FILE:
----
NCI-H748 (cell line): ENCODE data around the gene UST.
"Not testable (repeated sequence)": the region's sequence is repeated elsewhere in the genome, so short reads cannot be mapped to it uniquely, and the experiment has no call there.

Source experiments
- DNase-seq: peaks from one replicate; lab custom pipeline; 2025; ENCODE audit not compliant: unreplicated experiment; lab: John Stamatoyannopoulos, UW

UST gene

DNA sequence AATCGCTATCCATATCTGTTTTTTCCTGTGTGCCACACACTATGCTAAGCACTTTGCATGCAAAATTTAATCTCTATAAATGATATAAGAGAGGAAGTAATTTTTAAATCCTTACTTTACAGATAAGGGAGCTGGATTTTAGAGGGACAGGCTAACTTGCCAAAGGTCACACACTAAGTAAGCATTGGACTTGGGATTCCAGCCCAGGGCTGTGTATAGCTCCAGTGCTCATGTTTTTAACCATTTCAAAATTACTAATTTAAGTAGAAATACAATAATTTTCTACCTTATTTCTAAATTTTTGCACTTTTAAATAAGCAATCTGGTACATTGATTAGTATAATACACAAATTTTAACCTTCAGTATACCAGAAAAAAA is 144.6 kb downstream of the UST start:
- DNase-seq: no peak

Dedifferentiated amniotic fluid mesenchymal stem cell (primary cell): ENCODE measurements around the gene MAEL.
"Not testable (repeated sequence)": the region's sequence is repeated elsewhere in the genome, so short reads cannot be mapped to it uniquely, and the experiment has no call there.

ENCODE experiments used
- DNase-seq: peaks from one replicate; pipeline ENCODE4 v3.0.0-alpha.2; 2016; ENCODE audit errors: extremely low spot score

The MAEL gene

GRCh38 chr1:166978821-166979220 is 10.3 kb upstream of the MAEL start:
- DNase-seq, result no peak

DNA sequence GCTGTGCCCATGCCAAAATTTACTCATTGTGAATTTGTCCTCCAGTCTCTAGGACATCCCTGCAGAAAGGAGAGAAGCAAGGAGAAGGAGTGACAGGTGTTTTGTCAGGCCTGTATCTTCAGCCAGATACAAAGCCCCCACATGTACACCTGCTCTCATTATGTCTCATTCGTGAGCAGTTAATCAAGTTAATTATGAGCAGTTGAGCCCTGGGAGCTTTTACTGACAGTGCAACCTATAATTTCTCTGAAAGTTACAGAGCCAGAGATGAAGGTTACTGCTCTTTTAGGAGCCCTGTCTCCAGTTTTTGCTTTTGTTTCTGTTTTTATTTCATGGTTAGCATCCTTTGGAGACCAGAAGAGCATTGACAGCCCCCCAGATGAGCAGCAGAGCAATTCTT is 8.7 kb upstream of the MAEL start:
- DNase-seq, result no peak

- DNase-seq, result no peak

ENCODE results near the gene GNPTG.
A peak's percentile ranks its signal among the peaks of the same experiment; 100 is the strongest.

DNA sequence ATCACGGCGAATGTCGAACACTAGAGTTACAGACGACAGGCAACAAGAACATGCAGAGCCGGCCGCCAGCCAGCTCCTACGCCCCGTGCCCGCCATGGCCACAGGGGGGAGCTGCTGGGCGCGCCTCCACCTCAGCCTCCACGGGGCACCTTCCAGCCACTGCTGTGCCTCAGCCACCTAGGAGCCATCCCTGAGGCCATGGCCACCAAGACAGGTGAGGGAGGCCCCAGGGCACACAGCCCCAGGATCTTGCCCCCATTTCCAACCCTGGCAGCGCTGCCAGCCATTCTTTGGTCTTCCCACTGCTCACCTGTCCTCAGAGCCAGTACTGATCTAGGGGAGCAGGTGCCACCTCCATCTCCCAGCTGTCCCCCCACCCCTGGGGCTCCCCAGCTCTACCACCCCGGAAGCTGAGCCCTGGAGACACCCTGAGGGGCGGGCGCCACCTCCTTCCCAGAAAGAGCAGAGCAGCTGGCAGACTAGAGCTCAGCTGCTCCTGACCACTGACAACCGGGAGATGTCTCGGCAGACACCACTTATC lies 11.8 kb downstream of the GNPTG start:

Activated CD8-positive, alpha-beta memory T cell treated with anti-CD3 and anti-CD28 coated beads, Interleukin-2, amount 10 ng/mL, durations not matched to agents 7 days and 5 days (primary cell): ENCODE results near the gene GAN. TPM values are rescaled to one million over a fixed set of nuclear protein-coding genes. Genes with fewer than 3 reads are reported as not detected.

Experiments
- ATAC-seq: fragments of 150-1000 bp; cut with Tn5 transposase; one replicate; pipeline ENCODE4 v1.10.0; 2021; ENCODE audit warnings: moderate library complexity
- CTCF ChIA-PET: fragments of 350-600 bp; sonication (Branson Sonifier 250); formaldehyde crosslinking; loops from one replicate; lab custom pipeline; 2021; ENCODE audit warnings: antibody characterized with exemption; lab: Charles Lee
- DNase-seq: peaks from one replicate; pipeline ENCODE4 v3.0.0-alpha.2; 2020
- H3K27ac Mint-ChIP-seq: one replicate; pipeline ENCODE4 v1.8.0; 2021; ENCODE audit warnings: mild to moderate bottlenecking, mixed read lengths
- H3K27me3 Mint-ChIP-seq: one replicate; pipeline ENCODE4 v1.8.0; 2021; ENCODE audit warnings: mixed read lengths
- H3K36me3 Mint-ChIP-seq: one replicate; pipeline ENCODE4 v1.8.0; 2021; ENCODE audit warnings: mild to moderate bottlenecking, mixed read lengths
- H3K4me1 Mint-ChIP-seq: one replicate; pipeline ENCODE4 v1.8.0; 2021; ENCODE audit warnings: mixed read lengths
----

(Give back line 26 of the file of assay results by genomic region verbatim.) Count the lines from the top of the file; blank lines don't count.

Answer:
- H3K27ac Mint-ChIP-seq: one replicate; pipeline ENCODE4 v1.8.0; 2021; ENCODE audit warnings: mild to moderate bottlenecking, mixed read lengths